Oakville Homes

February 25, 2009

Developers 1 – Homeowners 0 But you get to pay for an energy audit.

What more proof do you need that developers have more power and the ear of government than do homeowners/taxpayers than the recent announcement by Premier McGuinty that they will institute a compulsory energy audit on all re-sales? The government wants to force either the buyer or seller to fork out $300 to determine if the house needs an upgrade concerning energy consumption. Now, don’t get me wrong, I’ve got nothing against the conservation of energy but, I just find it odd that the government will force this but not pass legislation that would allow a potential homeowner to hire a house inspector and have it in the contract that said house inspector could monitor the construction. And I’m talking “OPTION” here.

“When it comes to buying the single most expensive thing that you’re likely to buy during the course of your lifetime – a home – you’re entitled to know what kind of costs you’re going to incur on energy,” he (McGuinty) told reporters yesterday. (Toronto Star)

Your right Mr. McGuinty but, it is your government that refuses to pass legislation that would allow a potential homeowner to hire a house inspector and have them monitor the construction of their new home. I have shown you can’t trust builders (in this case, Mattamy Homes) and, that the municipal government (in this case, the Town of Oakville) does not necessarily ensure that code is followed. Both conspired to have a furnace illegally (code) wired in order to ensure the sale. A house inspector in this case would have protected the homebuyer in regards to the “most expensive thing” he will buy. But you state that this will cost the homeowner money, even though I suggested the homeowner have the OPTION to hire a house inspector. Here, you don’t want to give the homeowner the OPTION but want to FORCE this cost on them.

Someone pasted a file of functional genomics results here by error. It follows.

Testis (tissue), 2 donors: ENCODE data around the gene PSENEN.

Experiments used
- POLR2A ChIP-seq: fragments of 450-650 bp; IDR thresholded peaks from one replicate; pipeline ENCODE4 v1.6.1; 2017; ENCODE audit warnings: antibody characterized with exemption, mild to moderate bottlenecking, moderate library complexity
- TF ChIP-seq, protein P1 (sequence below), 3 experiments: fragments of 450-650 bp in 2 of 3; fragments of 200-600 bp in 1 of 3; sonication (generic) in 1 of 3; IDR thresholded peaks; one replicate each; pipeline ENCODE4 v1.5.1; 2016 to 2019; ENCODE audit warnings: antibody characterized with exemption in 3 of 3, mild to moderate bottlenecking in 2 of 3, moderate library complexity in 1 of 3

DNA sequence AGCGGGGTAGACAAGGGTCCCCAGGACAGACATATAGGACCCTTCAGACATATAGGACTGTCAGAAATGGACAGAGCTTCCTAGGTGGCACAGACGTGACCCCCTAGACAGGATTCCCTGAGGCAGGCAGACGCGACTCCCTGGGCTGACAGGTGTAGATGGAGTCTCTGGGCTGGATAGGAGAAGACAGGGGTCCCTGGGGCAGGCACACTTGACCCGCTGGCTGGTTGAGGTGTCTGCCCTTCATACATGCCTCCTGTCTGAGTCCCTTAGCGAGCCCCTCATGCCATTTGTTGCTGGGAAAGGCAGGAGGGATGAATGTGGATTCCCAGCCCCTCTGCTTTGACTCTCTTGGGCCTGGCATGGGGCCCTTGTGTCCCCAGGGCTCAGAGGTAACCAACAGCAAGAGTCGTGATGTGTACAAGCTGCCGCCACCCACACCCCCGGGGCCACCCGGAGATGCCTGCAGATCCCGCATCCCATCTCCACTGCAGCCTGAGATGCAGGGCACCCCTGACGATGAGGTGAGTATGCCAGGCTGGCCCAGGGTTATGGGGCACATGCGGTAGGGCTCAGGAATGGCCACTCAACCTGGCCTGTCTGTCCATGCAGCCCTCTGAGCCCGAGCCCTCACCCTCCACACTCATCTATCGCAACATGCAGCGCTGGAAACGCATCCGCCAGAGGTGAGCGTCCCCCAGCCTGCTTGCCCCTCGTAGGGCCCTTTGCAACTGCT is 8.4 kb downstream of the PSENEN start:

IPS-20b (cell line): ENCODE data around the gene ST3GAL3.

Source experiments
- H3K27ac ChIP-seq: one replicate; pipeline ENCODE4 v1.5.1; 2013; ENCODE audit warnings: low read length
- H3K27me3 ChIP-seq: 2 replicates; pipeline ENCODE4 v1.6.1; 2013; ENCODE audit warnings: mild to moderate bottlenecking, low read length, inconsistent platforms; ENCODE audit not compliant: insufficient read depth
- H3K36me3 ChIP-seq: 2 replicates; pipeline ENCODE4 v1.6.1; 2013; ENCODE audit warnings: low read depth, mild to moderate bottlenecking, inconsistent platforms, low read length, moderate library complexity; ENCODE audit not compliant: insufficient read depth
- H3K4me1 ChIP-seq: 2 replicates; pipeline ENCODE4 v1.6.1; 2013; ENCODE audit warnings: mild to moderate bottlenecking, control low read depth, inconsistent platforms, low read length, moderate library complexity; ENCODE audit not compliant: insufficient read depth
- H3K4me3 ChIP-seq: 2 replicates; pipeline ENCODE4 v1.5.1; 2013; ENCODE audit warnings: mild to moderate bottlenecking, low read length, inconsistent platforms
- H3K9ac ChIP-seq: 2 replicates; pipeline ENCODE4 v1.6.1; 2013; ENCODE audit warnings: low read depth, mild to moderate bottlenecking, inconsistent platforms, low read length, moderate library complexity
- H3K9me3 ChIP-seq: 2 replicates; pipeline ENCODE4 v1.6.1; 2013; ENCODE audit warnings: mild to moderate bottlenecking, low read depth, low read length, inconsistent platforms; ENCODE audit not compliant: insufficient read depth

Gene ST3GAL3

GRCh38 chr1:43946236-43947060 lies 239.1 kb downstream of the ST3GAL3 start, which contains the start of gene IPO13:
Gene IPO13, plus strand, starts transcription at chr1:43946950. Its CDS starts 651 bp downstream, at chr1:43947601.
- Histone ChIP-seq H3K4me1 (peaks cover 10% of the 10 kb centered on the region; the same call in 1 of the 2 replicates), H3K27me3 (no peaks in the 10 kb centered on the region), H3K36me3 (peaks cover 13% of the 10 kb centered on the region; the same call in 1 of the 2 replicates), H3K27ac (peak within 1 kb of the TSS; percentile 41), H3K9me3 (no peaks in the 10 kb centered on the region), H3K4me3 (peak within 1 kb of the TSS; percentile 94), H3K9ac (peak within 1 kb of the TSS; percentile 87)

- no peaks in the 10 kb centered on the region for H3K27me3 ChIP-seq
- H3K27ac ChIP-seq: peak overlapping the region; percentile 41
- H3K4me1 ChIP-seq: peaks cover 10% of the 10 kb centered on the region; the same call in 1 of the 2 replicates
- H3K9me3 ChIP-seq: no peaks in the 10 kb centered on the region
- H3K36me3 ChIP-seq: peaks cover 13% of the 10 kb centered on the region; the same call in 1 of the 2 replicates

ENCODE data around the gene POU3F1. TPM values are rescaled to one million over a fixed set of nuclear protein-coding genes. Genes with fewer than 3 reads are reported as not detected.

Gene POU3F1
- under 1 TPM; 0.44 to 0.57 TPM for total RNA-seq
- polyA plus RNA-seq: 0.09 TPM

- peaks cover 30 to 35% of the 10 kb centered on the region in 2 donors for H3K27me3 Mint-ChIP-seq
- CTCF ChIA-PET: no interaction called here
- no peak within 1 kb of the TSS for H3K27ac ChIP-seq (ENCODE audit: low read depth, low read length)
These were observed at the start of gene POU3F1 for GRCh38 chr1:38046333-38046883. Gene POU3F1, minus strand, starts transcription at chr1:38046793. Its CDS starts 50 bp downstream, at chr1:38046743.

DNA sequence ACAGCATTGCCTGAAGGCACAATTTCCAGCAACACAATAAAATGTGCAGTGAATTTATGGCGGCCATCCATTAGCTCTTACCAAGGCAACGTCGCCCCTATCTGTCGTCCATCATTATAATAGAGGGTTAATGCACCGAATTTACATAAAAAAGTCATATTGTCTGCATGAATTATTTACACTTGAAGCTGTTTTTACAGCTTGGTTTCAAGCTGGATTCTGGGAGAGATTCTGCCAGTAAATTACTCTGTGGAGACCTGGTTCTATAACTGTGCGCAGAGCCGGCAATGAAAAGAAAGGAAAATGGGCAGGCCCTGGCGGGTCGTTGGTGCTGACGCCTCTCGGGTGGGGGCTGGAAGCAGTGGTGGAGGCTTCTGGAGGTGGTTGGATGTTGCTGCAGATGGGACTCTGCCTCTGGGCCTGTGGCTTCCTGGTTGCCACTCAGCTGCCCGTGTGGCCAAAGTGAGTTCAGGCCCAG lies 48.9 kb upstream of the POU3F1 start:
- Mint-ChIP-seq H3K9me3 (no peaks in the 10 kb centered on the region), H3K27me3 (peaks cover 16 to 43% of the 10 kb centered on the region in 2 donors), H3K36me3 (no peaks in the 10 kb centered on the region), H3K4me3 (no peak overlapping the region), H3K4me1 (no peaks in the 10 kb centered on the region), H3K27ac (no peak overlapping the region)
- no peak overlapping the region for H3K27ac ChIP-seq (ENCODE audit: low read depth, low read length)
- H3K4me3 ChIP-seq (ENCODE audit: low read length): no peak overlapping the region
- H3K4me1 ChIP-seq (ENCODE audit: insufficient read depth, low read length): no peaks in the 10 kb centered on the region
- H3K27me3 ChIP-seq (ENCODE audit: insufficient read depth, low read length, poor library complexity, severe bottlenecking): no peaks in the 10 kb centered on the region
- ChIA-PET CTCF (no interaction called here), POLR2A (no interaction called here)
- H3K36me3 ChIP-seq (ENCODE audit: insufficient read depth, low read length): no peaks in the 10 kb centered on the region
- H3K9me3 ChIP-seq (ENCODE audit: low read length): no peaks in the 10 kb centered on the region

Now tell me Mr. McGuinty, where is your logic in this matter? Oh yes, developers give large sums of money to the political machine whereas the poor homeowner, forced to pay for repairs on new houses built by these developers, doesn’t have the spare cash to give you.

Your cohort, Energy Minister George Smitherman stated that, “They taught me in some Grade 10 course – which was almost at the end of my stream of education – the notion of caveat emptor, buyer beware. It seems to me a pretty good piece of information to know how much electricity is the home going to use.” {Toronto Star)[I find the comment “which was almost at the end of my stream of education” interesting. Most of us in his age group went to Grade 13, quite a bit beyond the end of our stream at Grade 10]

Yes, you’re right George, it would be but it would also be good to know if your dream palace was built right and that someone the HOMEOWNER paid to look after their interests made sure that it was. A house inspector looks after the homeowner while the builder and municipal inspector don’t necessarily look after the homeowner. You want proof? You have it on file with my complaint that was dismissed as your government stated it would cost the homeowner money. Yes, it would cost the homeowner OPTIONAL MONEY, not FORCED MONEY like your legislation –  something foreign to the political mindset I guess.

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1 Comment »

  1. Just passing by.Btw, your website have great content!

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    Comment by Mike — March 1, 2009 @ 12:58 pm | Reply


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